We’ve all heard the saying that one dog year is roughly equivalent to seven human years. But new research is working to find out more about how dogs progress through life — and, in turn, teach us about how we, ourselves, age.
It is true that dogs age faster than humans. However, according to researchers behind the Dog Aging Project (DAP), founded in 2018, the details are a bit murky. Saying that one human year is equivalent to seven dog years is a very broad simplification; big dogs tend to age the fastest, around 10 times as fast as humans, while little breeds age slower, about five times as fast as humans.
In other words, there is still much we don’t know about how man’s best friend grows old. Which is why the DAP was set up.
A dog’s life
“This is a very large, ambitious, wildly interdisciplinary project that has the potential to be a powerful resource for the broader scientific community,” said Joshua Akey, a professor in Princeton’s Lewis-Sigler Institute for Integrative Genomics and a member of the Dog Aging Project’s research team.
“Personally, I find this project exciting because I think it will improve dog, and ultimately, human health.”
The project is the largest undertaking to date that looks into canine aging and longevity. It currently involves tens of thousands of dogs of all breeds, sizes, and backgrounds, data from which goes into an open-source repository for veterinarians and scientists to use in the future. This wealth of data can be used to assess how well a particular dog is faring for their age, the researchers behind the DAP explain and help further our understanding of healthy aging in both dogs and humans.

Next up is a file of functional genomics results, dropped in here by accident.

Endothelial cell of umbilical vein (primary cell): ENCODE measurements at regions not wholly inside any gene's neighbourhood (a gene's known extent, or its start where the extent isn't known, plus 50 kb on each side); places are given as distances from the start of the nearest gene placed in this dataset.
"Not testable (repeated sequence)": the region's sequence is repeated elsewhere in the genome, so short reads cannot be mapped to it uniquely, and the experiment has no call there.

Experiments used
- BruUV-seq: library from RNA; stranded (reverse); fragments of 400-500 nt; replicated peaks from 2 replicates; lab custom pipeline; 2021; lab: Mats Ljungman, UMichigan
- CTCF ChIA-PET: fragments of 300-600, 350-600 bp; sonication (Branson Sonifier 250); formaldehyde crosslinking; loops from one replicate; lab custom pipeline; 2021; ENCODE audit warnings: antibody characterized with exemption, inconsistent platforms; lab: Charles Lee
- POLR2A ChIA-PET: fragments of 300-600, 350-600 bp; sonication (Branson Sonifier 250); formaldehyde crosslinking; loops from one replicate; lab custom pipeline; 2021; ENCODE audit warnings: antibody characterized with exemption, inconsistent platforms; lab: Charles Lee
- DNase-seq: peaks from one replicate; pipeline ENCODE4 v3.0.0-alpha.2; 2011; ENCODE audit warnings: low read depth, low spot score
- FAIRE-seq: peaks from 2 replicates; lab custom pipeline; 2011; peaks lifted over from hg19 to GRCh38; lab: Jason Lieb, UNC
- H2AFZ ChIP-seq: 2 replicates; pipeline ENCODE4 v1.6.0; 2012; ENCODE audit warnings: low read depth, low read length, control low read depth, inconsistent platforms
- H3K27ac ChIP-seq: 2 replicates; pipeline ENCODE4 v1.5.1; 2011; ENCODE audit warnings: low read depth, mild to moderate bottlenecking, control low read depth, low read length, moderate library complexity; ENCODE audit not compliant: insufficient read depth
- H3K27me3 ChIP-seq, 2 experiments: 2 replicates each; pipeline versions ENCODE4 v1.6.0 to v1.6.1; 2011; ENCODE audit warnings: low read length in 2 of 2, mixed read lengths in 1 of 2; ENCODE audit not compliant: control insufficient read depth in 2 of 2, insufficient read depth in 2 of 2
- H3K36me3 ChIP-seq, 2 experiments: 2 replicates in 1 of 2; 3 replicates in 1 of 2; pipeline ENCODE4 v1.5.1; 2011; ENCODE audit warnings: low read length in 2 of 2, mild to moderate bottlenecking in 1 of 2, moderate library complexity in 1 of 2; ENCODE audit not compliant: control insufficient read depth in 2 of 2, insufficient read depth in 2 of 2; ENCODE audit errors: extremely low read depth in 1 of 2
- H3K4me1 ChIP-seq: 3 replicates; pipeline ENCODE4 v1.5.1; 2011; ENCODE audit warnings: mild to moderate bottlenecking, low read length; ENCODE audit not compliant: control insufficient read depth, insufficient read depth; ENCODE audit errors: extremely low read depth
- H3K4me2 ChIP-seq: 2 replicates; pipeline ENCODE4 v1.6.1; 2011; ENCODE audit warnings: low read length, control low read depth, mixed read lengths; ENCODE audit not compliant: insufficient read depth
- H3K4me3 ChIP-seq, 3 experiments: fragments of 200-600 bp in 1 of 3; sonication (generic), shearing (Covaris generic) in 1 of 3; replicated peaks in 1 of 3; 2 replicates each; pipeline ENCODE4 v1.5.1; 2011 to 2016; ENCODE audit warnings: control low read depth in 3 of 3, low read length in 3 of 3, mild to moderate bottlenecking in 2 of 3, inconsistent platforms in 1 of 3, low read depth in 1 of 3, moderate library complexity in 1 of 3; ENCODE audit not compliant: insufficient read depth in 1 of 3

It is set to run for at least 10 years in order to gather the data required. So far, over 32,000 dogs and their owners have joined the program, and recruitment is still ongoing. The owners of these dogs agreed to fill out annual surveys and take various measurements of their dogs to be used in the program. Some of them have also been asked to collect DNA material via cheek swabs for the researchers to sample. In addition, veterinarians associated with the program across the USA submit fur, blood, and other required samples from the dogs enrolled in the program (collectively known as the “DAP Pack”).
“We are sequencing the genomes of 10,000 dogs,” Akey said. “This will be one of the largest genetics data sets ever produced for dogs, and it will be a powerful resource not only to understand the role of genetics in aging, but also to answer more fundamental questions about the evolutionary history and domestication of dogs.”
The end goal of the program is to isolate specific biomarkers of aging in dogs. These should translate well to humans, the team explains. Dogs experience almost the same diseases and functional declines related to age as humans, veterinary care of dogs mirrors human healthcare in many ways, and dogs very often share living environments with humans. That last factor is very important as the environment is a main driver of aging and cannot be replicated in the lab.
Given that dogs share our environment, age similarly to us, but are much shorter-lived than humans, we have an exciting opportunity to identify factors that promote a healthy lifespan, and to find the signs of premature aging.
The oldest 300 dogs in the program will have their DNA sequenced as part of the ‘super-centenarian study. The team hopes to start this process in a few months. By that time, they will also open their entire anonymized dataset for researchers around the world to study.
If you live in the USA and would like to help, you and your doggo can enroll here.
The paper “An Open Science study of ageing in companion dogs” has been published in the journal Nature.